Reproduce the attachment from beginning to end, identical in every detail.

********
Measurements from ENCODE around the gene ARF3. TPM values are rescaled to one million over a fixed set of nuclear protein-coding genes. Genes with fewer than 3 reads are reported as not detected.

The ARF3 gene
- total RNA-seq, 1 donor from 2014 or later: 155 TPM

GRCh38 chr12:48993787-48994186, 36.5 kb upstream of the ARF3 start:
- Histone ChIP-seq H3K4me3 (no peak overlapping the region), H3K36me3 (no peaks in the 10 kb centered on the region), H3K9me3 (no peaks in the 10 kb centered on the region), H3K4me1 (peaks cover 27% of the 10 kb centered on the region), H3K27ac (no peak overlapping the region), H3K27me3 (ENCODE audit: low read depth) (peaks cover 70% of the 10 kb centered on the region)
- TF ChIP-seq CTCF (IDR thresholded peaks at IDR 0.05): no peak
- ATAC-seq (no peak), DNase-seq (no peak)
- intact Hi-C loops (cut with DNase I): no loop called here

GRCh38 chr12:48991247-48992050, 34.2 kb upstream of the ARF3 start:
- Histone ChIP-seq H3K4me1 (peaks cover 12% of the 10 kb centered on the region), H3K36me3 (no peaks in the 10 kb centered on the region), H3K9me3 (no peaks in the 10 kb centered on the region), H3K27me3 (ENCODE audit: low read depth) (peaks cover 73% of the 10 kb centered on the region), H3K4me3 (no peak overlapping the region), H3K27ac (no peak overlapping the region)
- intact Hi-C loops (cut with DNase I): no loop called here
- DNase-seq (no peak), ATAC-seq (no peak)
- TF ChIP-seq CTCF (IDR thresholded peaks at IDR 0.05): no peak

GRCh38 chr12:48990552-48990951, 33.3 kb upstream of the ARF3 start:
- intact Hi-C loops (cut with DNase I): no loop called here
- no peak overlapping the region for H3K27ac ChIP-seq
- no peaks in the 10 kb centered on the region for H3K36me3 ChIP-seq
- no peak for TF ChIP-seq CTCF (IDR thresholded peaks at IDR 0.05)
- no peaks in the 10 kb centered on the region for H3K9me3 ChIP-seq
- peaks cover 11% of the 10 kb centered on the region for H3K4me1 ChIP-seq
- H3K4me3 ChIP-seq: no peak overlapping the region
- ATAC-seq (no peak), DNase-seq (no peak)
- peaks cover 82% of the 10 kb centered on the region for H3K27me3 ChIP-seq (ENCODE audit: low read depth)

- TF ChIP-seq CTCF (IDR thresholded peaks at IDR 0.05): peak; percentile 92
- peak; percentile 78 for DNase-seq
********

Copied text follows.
Measurements from ENCODE around the gene ARF3. TPM values are rescaled to one million over a fixed set of nuclear protein-coding genes. Genes with fewer than 3 reads are reported as not detected.

The ARF3 gene
- total RNA-seq, 1 donor from 2014 or later: 155 TPM

GRCh38 chr12:48993787-48994186, 36.5 kb upstream of the ARF3 start:
- Histone ChIP-seq H3K4me3 (no peak overlapping the region), H3K36me3 (no peaks in the 10 kb centered on the region), H3K9me3 (no peaks in the 10 kb centered on the region), H3K4me1 (peaks cover 27% of the 10 kb centered on the region), H3K27ac (no peak overlapping the region), H3K27me3 (ENCODE audit: low read depth) (peaks cover 70% of the 10 kb centered on the region)
- TF ChIP-seq CTCF (IDR thresholded peaks at IDR 0.05): no peak
- ATAC-seq (no peak), DNase-seq (no peak)
- intact Hi-C loops (cut with DNase I): no loop called here

GRCh38 chr12:48991247-48992050, 34.2 kb upstream of the ARF3 start:
- Histone ChIP-seq H3K4me1 (peaks cover 12% of the 10 kb centered on the region), H3K36me3 (no peaks in the 10 kb centered on the region), H3K9me3 (no peaks in the 10 kb centered on the region), H3K27me3 (ENCODE audit: low read depth) (peaks cover 73% of the 10 kb centered on the region), H3K4me3 (no peak overlapping the region), H3K27ac (no peak overlapping the region)
- intact Hi-C loops (cut with DNase I): no loop called here
- DNase-seq (no peak), ATAC-seq (no peak)
- TF ChIP-seq CTCF (IDR thresholded peaks at IDR 0.05): no peak

GRCh38 chr12:48990552-48990951, 33.3 kb upstream of the ARF3 start:
- intact Hi-C loops (cut with DNase I): no loop called here
- no peak overlapping the region for H3K27ac ChIP-seq
- no peaks in the 10 kb centered on the region for H3K36me3 ChIP-seq
- no peak for TF ChIP-seq CTCF (IDR thresholded peaks at IDR 0.05)
- no peaks in the 10 kb centered on the region for H3K9me3 ChIP-seq
- peaks cover 11% of the 10 kb centered on the region for H3K4me1 ChIP-seq
- H3K4me3 ChIP-seq: no peak overlapping the region
- ATAC-seq (no peak), DNase-seq (no peak)
- peaks cover 82% of the 10 kb centered on the region for H3K27me3 ChIP-seq (ENCODE audit: low read depth)

- TF ChIP-seq CTCF (IDR thresholded peaks at IDR 0.05): peak; percentile 92
- peak; percentile 78 for DNase-seq